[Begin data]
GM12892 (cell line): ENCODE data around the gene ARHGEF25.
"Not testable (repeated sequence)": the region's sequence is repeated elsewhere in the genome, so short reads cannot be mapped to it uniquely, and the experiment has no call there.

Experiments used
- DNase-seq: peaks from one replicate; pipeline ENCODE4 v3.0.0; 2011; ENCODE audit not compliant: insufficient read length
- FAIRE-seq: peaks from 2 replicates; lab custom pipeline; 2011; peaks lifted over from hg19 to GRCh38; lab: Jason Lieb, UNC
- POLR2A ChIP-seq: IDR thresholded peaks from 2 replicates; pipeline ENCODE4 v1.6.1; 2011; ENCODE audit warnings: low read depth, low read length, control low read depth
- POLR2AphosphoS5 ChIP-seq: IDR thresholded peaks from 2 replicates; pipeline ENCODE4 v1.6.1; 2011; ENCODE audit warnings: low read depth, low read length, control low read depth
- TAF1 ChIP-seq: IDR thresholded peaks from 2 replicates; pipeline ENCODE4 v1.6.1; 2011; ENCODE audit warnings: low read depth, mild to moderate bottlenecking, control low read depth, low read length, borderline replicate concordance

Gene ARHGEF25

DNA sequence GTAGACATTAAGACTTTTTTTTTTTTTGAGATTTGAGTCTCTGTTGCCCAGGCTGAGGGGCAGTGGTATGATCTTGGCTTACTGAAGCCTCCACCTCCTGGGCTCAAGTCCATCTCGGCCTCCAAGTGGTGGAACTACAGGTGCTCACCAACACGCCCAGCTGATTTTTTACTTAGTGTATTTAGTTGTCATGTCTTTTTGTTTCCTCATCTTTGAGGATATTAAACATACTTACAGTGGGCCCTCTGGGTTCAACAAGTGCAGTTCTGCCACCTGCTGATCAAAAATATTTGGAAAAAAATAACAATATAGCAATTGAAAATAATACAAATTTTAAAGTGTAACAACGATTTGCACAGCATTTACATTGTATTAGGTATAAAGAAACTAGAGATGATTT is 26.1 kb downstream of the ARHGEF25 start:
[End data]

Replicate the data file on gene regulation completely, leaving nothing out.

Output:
GM12892 (cell line): ENCODE data around the gene ARHGEF25.
"Not testable (repeated sequence)": the region's sequence is repeated elsewhere in the genome, so short reads cannot be mapped to it uniquely, and the experiment has no call there.

Experiments used
- DNase-seq: peaks from one replicate; pipeline ENCODE4 v3.0.0; 2011; ENCODE audit not compliant: insufficient read length
- FAIRE-seq: peaks from 2 replicates; lab custom pipeline; 2011; peaks lifted over from hg19 to GRCh38; lab: Jason Lieb, UNC
- POLR2A ChIP-seq: IDR thresholded peaks from 2 replicates; pipeline ENCODE4 v1.6.1; 2011; ENCODE audit warnings: low read depth, low read length, control low read depth
- POLR2AphosphoS5 ChIP-seq: IDR thresholded peaks from 2 replicates; pipeline ENCODE4 v1.6.1; 2011; ENCODE audit warnings: low read depth, low read length, control low read depth
- TAF1 ChIP-seq: IDR thresholded peaks from 2 replicates; pipeline ENCODE4 v1.6.1; 2011; ENCODE audit warnings: low read depth, mild to moderate bottlenecking, control low read depth, low read length, borderline replicate concordance

Gene ARHGEF25

DNA sequence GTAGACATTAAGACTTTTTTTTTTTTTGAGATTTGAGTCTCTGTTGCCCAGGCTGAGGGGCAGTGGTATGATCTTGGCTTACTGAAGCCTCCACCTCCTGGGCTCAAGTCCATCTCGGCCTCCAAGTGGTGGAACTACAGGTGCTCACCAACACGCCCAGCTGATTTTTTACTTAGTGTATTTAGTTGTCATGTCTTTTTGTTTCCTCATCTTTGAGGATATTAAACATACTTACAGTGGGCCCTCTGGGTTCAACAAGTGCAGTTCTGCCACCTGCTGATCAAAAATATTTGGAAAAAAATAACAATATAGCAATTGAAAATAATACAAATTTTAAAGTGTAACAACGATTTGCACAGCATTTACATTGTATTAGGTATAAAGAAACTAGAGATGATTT is 26.1 kb downstream of the ARHGEF25 start: